In the past few years, circuses have been taking up more and more of the national imagination, in every form from books (such as J. Dee Hill’s Freaks and Fire), to TV shows (HBO’s series Carnivale), to actual independent circuses (such as Circus Contraption out of Washington state, and The Bindlestiff Family Cirkus of New York City). There seems an almost predestined link between circuses and queerness, what with the history of bearded ladies and other gender-blending performances; the American dream of running away from a repressive Midwestern small town to a wild life with a traveling sideshow; and of course the fabulous, short and tight, sequined and glittered, feathered and fangled costumes. It seems surprising, then, that so few of the books set in the circus demimonde explore this link. The stage seems set (so to speak) for just such a novel, and Patti Frazee’s Cirkus is one of the first to appear. Unfortunately, for all of the early promise of the setting and the content, the novel itself is a mishmash of clichés and stock characters, with little in the way of exciting or inventive plot development.
The story follows a group of performers with an Eastern European circus that has recently immigrated to the United States, circa 1900. Mariana, the primary narrator, is a headstrong Gypsy fortune-teller and witch, who is married to the manager of the circus, Jakob. Shanghai, the other main character, is a fire-juggling dwarf who pines for his lost love Milada, a former trapeze artist who Mariana has made him forget. As the novel begins, the circus is joined by Anna and Atasha, beautiful and innocent conjoined twins whose family can no longer stand to live with them. Frazee seems to substitute these characters’ physical abnormalities for unique or interesting personalities, depending on their being strange to make them seem realistic, but this doesn’t work in a story set in a sideshow. A fire-juggling dwarf might be unique as the hero of a work of police drama, or romance, but in the circus, he’s just another cliché.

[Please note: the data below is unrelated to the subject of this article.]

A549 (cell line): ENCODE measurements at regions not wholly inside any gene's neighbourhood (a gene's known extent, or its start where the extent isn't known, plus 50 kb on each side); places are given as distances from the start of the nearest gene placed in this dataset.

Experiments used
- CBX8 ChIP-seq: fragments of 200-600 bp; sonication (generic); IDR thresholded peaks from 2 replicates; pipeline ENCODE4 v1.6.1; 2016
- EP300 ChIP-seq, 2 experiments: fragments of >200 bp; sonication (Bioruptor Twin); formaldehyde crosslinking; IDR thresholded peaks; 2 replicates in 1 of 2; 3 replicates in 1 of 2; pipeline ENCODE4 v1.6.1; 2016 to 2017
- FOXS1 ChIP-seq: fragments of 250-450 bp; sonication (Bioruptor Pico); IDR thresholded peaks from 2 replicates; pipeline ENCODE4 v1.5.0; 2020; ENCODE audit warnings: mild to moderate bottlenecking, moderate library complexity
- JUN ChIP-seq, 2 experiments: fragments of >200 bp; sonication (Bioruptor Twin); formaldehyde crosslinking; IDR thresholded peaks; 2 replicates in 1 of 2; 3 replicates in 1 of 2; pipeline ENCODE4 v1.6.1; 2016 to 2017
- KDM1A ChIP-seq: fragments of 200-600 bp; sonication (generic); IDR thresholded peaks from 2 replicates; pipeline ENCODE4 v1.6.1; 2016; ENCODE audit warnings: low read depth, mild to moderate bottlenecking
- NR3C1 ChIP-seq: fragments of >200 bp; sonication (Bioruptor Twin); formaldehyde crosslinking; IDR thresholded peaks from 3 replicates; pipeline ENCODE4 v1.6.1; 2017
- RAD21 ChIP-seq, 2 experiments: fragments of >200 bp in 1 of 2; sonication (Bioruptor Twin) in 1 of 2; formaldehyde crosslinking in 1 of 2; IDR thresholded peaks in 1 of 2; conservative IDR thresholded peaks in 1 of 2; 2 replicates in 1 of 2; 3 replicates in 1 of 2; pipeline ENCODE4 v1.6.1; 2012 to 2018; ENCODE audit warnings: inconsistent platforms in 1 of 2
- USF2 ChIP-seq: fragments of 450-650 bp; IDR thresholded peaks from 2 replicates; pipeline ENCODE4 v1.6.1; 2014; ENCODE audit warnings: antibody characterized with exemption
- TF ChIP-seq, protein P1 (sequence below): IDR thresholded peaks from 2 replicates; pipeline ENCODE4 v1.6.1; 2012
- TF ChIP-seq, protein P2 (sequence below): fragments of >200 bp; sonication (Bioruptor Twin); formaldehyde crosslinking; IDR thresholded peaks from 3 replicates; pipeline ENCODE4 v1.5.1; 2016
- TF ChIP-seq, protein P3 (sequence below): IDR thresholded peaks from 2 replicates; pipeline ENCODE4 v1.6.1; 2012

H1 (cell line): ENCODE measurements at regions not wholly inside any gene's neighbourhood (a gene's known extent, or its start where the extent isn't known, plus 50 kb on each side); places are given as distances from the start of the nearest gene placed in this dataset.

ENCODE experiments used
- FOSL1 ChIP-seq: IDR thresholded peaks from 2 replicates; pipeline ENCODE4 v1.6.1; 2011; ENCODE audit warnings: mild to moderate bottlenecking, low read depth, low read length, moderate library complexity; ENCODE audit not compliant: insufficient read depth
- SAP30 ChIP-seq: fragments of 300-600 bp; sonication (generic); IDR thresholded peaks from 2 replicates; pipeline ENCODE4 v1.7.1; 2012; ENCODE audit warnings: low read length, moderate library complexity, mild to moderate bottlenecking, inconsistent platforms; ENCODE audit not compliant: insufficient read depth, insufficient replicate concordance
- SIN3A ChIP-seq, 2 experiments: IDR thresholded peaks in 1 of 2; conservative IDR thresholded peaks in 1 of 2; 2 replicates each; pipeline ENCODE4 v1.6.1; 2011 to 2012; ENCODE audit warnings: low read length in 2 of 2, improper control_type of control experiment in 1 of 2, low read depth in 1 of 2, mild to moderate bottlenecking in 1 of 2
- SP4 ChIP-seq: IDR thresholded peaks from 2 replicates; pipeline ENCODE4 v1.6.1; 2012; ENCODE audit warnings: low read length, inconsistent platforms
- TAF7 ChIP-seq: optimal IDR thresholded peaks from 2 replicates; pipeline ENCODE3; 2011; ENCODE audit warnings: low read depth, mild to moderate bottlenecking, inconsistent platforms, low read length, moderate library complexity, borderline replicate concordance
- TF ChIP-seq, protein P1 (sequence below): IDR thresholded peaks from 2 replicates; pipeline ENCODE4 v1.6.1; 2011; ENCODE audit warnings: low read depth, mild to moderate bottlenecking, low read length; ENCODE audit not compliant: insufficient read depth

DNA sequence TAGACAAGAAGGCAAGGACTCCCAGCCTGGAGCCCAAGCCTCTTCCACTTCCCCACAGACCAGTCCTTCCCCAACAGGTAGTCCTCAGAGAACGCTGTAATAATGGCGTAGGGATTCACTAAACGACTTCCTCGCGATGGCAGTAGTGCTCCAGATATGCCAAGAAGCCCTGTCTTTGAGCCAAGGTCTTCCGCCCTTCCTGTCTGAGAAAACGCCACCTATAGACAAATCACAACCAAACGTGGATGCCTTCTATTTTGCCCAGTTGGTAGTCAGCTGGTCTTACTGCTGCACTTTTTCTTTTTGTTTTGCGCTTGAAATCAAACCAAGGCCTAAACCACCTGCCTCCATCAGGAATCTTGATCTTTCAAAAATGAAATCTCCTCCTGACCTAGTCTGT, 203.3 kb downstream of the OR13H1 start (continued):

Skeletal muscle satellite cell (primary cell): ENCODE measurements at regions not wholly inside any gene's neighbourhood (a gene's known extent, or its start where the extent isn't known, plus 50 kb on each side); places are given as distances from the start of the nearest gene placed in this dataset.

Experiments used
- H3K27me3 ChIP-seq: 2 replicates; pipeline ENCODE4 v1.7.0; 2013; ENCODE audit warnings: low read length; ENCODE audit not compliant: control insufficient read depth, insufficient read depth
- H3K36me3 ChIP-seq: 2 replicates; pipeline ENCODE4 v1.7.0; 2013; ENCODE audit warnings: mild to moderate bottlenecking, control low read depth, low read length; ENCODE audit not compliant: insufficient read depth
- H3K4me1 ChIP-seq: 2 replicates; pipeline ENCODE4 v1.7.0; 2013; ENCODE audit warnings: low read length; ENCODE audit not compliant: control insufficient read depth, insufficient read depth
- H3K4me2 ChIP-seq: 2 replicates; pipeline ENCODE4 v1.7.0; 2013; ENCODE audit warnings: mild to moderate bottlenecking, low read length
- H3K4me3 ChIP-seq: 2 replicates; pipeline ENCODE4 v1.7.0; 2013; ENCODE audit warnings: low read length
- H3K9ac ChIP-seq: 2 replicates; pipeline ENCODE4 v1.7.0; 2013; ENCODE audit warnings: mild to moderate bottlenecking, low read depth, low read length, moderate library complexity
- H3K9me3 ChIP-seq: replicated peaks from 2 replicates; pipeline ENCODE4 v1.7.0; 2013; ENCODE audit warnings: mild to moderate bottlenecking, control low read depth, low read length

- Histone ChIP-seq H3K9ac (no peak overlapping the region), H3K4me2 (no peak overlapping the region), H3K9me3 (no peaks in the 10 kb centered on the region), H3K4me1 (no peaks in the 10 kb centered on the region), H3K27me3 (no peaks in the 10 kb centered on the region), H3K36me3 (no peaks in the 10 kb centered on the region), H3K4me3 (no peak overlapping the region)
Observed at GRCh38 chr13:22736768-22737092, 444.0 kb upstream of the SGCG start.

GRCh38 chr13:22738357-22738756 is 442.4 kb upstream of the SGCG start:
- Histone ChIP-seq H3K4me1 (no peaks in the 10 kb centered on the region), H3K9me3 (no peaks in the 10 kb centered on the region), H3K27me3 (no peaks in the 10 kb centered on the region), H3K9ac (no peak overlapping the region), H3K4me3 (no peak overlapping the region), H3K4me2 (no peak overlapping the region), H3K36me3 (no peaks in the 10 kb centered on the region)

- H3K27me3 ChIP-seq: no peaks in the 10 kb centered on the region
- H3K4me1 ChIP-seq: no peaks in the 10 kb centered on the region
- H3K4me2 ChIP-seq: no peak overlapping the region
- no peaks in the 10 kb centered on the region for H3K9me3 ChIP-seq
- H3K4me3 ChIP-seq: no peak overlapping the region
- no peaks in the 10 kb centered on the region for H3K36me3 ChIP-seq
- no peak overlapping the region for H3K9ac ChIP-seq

Furthermore, the motivations Frazee creates for her characters are rarely sensible. Shanghai is pining for his lost love, who he is only just beginning to remember... yet falls instantly in love with one of the conjoined twins. Mariana fears and hates all of sideshow performers, believing them cursed, and refuses to associate with them or perform her magic upon them... except, mysteriously, for Shanghai, with whom she is inexplicably in love. Many of the plot devices are similarly clumsy, stock plot pieces that feel stuck in by the author rather than rising organically from the characters and their situation. In essence, the novel lacks reality.
Perhaps worst of all, the writing of queerness in Cirkus feels extremely dated, expressing a sensibility that seems out of place in a recent novel, especially one by queer publishing house Alyson Books. The revelation of queerness towards the end of the novel is meant as a shock to the reader. Spoiler alert: haven’t we come far enough that transsexual and transgender characters can simply exist, without having to be the twist ending? While it makes sense for the revelation to be a surprise to characters within the novel, it feels like a cheap thrill to try and surprise the reader - one that has already been undermined by the novel having been published by Alyson, and not containing any other visible queer content.
All in all, Cirkus is disappointing and disjointed. There isn’t a single character both real enough and likable enough to hold on to. In the end, I would rather have spent my time re-reading Geek Love, by Katherine Dunn, an amazing novel from the early 1990’s that utilizes many of the same tropes as Cirkus, but in original and powerful ways.
by Patti Frazee
Published by Alyson Books, $24.95